A Bitcoin generally can only be spent by its owner as identified through their public key hash, e.g., their Bitcoin address. The Bitcoin protocol allows for different kinds of rules to define precisely which cryptographic keys can have which control over an account.
The most popular kinds of non-standard Bitcoin accounts are multisignature (multisig) accounts. These addresses, which start with 3 instead of 1, have only been around since 2012—three years after Bitcoin’s inception.
- 1 Basic functionality of a multisignature wallet
- 2 1. How to use multisig wallets as two-factor authentication
- 3 2. How to use multisig wallets for better security
- 4 3. How to use multisig wallets as an escrow service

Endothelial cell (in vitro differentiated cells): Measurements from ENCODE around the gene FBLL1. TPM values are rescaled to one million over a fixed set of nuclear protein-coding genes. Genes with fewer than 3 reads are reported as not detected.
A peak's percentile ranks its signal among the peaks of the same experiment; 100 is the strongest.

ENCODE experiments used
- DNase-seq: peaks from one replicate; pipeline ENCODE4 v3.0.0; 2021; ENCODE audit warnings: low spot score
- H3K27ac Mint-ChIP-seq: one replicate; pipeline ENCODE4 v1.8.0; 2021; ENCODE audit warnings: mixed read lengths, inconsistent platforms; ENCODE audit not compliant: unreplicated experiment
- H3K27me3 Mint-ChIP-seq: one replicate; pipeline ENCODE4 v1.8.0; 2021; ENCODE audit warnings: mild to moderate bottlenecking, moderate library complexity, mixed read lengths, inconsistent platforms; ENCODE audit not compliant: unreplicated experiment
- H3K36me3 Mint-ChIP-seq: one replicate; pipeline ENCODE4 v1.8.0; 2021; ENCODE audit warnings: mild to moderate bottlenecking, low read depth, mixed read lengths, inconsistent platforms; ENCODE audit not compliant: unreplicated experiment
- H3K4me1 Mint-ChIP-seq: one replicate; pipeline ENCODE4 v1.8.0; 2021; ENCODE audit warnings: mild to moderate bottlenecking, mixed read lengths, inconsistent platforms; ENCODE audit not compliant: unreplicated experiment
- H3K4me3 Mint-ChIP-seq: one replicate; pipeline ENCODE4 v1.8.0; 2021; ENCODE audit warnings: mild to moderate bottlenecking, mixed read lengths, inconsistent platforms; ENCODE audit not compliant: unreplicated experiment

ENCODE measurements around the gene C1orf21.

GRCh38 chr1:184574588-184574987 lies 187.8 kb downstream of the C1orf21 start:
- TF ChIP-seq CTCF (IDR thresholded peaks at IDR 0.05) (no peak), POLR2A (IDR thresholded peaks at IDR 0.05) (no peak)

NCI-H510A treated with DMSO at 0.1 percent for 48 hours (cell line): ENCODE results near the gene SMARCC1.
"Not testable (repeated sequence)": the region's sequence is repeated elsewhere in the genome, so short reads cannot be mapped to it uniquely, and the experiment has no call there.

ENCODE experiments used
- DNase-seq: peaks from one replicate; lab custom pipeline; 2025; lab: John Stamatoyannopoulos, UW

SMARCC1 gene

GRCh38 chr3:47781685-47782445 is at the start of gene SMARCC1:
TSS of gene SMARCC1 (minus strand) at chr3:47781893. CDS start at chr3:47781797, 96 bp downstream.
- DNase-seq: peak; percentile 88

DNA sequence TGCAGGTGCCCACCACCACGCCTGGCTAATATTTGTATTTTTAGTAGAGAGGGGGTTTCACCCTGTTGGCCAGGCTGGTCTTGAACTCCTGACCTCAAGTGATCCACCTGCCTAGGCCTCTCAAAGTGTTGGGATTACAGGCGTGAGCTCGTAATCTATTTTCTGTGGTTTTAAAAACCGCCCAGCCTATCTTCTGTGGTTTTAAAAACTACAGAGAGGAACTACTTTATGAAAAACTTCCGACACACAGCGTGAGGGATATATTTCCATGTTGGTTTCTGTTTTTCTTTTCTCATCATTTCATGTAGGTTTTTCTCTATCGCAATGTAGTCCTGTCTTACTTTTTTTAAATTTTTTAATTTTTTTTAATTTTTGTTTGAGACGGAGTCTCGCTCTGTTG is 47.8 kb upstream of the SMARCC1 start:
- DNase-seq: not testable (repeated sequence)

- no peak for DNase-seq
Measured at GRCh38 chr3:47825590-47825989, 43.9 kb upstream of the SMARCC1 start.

- 5 4. How to secure company funds with multisig wallets
- 6 Why aren’t multisignature wallets used more?
Basic functionality of a multisignature wallet
When creating a multisig wallet, you can define how many signatures there should be in total, and how many of them should be required to make a transaction.
The most commonly created wallet-type is a 2-of-3 wallet, meaning there are a total of three signatures, of which two are needed to sign a transaction.
In practice, the functionality is similar to bank accounts that require multiple signatories. But because the Blockchain is built not on trust, but on cryptography and consensus, it is impossible to cheat, and no central party can arbitrarily seize your funds.
Here are 4 times when 2-of-3 multisignature wallets could be useful:
1. How to use multisig wallets as two-factor authentication